Strengthening America's High Schools
Taxpayers are concerned - or at least curious - about the price tag attached to remedying our high schools' problems. In its report ''A Nation at Risk,'' the National Council on Excellence in Education recommended that graduation requirements be more strict; that colleges and universities raise their admission requirements; that the school day or year be lengthened; that better teachers be recruited, trained, rewarded, and retained; and that citizens provide the money to finance these reforms.Skip to next paragraph
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The final recommendation has drawn strident criticism from taxpayers who feel pinched already by local property taxes. They think federal government expenditures are more equitable.
But President Reagan, who has reluctantly abandoned his earlier promise to dismantle the federal Department of Education, nevertheless wants to restore widespread local support for education, vs. reliance on large federal expenditures.
All Democratic presidential candidates, by contrast, favor more, not less, federal spending on the public schools.
Sen. John Glenn (D) of Ohio, for instance, has proposed 25,000 merit awards of $1,000 each for exceptional teachers as part of his $4 billion education plan. He also advocates spending $3 billion on remedial courses for disadvantaged students and $250 million to double the number of magnet schools. The rest of the $4 billion would go toward teaching centers and special loans for students who expect to enter the teaching profession.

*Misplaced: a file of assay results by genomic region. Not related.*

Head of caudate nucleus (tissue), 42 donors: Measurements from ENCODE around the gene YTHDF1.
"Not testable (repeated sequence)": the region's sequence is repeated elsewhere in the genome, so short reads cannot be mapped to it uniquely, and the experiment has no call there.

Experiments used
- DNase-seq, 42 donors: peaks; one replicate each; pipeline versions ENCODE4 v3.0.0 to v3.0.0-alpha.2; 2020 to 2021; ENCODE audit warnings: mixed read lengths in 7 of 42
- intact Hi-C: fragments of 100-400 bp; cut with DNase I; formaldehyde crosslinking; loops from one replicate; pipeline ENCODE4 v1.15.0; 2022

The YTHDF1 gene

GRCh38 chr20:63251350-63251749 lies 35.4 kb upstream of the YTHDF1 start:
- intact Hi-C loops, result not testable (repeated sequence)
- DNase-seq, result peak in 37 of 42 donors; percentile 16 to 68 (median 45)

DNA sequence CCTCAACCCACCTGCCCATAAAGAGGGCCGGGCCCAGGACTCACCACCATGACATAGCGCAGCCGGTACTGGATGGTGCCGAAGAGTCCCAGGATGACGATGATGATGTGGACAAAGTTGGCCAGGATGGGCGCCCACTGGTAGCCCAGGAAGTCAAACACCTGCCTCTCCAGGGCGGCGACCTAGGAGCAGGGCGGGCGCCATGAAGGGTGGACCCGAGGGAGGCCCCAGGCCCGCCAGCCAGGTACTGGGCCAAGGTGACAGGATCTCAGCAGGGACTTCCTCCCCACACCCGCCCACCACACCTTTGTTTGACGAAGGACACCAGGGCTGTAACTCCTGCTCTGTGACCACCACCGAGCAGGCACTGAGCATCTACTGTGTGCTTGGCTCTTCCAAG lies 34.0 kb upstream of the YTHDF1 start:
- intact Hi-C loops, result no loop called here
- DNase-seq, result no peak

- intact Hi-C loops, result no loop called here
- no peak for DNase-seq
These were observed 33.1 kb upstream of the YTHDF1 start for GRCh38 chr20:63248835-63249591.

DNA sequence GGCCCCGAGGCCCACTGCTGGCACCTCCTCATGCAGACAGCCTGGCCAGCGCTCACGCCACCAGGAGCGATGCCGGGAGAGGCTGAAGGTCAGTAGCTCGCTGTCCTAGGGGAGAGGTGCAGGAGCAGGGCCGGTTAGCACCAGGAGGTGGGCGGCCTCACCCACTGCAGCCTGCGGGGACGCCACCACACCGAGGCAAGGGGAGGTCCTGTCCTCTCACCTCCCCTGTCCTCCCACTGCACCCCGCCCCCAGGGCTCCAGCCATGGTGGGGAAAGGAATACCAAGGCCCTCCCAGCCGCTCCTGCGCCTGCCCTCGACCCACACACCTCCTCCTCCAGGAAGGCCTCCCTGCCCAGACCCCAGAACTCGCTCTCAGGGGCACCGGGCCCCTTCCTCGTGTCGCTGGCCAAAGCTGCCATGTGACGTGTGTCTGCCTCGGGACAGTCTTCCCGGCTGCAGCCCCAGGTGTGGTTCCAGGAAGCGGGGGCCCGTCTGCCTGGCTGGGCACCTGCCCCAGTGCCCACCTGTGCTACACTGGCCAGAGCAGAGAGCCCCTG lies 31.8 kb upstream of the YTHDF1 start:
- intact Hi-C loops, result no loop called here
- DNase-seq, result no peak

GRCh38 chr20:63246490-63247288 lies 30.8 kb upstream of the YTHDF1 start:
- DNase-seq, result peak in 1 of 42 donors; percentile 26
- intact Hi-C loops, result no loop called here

Former Vice-President Walter F. Mondale wants colleges to toughen their standards, parents and teachers to demand more from young people, and students themselves to study harder and longer. He would add $11 billion to Mr. Reagan's
To attract a new generation into teaching, Mr. Mondale favors a Teacher Corps patterned after the Peace Corps. He would apply $3 billion to restoring special help for disadvantaged students. He recommends that every community bring together parents, teachers, students, business leaders, and others to create its own commission on excellence.
Sen. Ernest F. Hollings (D) of South Carolina has proposed a $14 billion plan.
Sen. Alan Cranston (D) of California has endorsed the idea of setting up merit schools where all faculty members would get bonuses.
The 20th Century Fund Task Force, after studying the role of the federal government in education, concluded it should complement local control and act as a ''firm but gentle goad'' to strike a balance between quality and equality in the schools.
Almost everyone agrees it's hard to put a price tag on education. Nor is it possible to determine, by the amount of money spent, what the resulting quality of education will be.
Alaska, for instance, outspends all other states per pupil on education, while Arkansas is close to the bottom in per-pupil expenditures. But both Ketchikan, Alaska, where the per-student cost is $5,060, and Gravette, Ark., where it is $1,285, have certified teachers, guidance counseling, sports, a yearbook, a library, audiovisual equipment, computer instruction, academic and vocational courses, dances and clubs, and also some art and music courses.
The assistant superintendent in Ketchikan, Ed McNulty, whose three children grew up in that town, says one year he decided he owed them schooling in the lower '48. ''But they made nearly straight A's in Florida, Wisconsin, and California. That was a big eye-opener to me,'' he says.''They didn't make the A's here.''